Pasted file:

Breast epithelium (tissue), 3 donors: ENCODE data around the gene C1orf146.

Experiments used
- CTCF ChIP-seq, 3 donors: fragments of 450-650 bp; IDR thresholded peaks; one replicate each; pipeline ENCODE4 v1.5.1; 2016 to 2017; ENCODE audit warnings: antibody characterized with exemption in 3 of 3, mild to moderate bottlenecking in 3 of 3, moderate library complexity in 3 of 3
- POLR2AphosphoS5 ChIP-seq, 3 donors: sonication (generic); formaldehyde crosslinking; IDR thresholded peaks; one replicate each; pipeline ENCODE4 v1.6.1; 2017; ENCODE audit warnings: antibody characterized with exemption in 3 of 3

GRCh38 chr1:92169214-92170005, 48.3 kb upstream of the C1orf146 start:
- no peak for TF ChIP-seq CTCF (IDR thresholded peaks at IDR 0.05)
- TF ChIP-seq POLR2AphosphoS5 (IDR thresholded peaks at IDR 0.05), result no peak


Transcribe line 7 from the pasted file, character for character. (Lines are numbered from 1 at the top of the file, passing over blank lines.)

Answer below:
- TF ChIP-seq POLR2AphosphoS5 (IDR thresholded peaks at IDR 0.05), result no peak